Clearn Architecture

Author :: Kevin Vecmanis

A review of key concepts I learned in the book Clean Architecture: A Craftman’s Guide to Software Structure and Design

Table of Contents


  • The obvious appeal of architecture is structure, and structure is something that dominates the paradigms and discussions of sofware development.
  • Despite this, the gross structure of so many sofware syste,s odten defies either belief or understanding.
  • Physical buildings and structure have little choice but to respect the laws of physics. Software, on the other hand, isn’t subject to these same rules. Distastrous physical architecture is obvious - building fall over or collapse. Disastrous software architecture is often much harder to diagnose once it’s been built and layered upon.
  • This is because software is recursive and fractal in nature. Everything is details.
  • The author makes the argument that more design activity and focus in software than in building architecture.

Notable Quotes

  • “Architecture represents the significant design decisions that shape a system, where significant is measure by the cost of change.”
  • “If you think good architecture is expensive, try bad architecture”
  • “Architecture is the decisions that you wish you could get right early in a project, but that you are not necessarily more likely to get them right than any other”
  • “The path we are interested in is the cleanest one. It recognizes the softness of software and aims to preserve it as a first-class property of the system”
  • “The only way to go fast is to go well”
  • “When software is dne right, it requires a fraction of the human resources to create and maintain. Changes are simple and rapid. Defects are few and far between. Effort is minimized, and functionality and flexibility are maximized”.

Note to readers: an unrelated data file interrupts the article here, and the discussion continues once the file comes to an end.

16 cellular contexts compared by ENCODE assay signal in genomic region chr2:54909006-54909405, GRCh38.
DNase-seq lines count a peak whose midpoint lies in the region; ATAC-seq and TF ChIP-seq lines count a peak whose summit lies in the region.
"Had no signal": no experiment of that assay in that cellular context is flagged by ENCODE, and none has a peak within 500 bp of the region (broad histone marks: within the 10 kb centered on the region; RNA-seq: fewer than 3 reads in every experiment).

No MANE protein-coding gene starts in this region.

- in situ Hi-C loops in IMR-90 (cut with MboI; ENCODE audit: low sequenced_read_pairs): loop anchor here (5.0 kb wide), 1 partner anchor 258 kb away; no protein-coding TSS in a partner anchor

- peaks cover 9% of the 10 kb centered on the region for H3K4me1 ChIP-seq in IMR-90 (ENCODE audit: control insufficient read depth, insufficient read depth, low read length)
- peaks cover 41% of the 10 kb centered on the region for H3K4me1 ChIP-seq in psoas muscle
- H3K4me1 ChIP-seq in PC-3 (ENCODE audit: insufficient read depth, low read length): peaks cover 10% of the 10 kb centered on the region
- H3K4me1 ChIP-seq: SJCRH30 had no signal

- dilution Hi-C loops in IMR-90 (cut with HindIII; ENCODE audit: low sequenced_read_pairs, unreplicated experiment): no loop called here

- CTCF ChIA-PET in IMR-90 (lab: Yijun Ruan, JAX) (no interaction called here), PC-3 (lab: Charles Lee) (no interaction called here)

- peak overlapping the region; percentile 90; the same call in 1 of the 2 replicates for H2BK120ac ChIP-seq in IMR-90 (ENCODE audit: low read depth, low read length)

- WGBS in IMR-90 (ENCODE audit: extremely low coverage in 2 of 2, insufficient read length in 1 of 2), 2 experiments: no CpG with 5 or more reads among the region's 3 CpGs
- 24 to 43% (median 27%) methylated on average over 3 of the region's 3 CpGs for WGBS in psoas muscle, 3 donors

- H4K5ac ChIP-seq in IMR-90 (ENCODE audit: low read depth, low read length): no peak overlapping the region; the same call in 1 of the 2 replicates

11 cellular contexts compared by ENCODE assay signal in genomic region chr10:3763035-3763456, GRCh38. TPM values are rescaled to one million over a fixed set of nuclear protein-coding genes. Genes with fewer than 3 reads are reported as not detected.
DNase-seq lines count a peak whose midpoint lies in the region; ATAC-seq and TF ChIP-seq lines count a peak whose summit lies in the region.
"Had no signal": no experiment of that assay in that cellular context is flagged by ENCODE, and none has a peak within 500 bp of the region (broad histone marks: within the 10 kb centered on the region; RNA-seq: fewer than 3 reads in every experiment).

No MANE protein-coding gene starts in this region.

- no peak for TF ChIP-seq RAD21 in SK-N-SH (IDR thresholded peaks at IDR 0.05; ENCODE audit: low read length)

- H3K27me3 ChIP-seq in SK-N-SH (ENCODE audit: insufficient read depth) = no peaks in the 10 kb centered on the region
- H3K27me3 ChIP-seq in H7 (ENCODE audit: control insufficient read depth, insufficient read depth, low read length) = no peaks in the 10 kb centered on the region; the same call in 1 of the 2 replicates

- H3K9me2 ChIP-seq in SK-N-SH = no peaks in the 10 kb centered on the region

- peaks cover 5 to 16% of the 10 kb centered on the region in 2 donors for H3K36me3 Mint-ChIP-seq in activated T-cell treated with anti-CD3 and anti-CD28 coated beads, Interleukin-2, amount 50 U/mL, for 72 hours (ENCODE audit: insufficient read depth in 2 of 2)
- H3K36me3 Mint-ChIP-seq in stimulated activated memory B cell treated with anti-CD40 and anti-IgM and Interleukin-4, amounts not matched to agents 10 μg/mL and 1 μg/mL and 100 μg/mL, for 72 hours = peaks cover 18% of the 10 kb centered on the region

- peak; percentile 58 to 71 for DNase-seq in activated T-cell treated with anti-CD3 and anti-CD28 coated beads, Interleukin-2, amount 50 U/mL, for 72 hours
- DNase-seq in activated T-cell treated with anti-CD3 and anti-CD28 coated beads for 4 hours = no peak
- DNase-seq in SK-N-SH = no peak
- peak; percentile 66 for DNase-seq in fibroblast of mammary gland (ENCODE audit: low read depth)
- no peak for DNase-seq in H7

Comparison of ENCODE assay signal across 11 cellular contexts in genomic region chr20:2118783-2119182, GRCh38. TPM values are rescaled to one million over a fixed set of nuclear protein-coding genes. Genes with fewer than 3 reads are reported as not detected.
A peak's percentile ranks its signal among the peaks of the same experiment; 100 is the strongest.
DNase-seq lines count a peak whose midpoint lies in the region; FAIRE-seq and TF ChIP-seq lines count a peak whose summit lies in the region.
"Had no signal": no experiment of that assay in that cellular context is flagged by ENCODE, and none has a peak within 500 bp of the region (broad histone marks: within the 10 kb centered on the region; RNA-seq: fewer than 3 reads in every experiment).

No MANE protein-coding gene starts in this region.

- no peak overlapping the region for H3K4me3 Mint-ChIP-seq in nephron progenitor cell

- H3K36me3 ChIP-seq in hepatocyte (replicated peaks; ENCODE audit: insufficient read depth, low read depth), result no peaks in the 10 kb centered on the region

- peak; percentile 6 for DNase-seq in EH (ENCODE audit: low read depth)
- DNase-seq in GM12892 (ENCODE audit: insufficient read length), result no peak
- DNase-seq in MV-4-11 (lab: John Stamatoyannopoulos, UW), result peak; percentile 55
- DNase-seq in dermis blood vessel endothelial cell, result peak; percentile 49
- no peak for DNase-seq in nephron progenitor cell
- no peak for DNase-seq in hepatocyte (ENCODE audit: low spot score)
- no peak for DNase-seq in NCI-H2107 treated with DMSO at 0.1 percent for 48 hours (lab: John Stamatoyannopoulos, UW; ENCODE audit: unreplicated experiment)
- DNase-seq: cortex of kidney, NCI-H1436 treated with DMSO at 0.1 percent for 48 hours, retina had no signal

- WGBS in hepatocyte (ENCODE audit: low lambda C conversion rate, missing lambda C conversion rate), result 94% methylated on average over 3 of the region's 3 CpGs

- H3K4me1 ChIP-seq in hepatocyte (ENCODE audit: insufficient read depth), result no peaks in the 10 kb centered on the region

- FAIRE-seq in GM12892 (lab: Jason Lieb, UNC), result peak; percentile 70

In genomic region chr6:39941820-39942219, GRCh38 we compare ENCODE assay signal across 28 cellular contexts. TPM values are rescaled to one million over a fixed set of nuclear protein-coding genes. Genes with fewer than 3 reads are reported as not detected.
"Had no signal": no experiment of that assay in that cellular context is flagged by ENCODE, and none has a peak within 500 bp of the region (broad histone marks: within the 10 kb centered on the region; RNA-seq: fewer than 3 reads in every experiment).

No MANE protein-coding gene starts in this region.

Chapter 1: What is Design and Architecture?

  • The author asserts that there is no difference between design and architecture. None.
  • Architecture is often ysed in the context of something at a higher level that is divorced from the lower-level details, whereas “design” more often seems to imply structures and lower-level decisions.
  • The low-level details and high-level decisions are part of the same whole.
  • The author makes the argument that “the goal of software architecture is to minimize the human resources required to build and maintain the required system”.
  • By extension, the measure of design quality is simple the measure of the effort required to meet the needs of the customer. If that effort is low and stays low, the design is good. If the effort grows with each new release, the design is bad.

The Signature of a Mess

  • The signature of an architectural mess is exponentially increasing cost and effort with each new release.
  • Effort to maintain the system increases or stays the same, but the amount of new features being shipped is declining.
  • If the revenues of the business aren’t outpacing the increasing costs to maintain the code base, you have an economics problem on your hands.
  • Developers are in a perpetual “toroise and the hare” type of scenario.
  • The biggest code a team of developers can tell themselves is that writing messy code makes them go faster in the short term. In reality, making messes is always slower than staying clean.

Kevin Vecmanis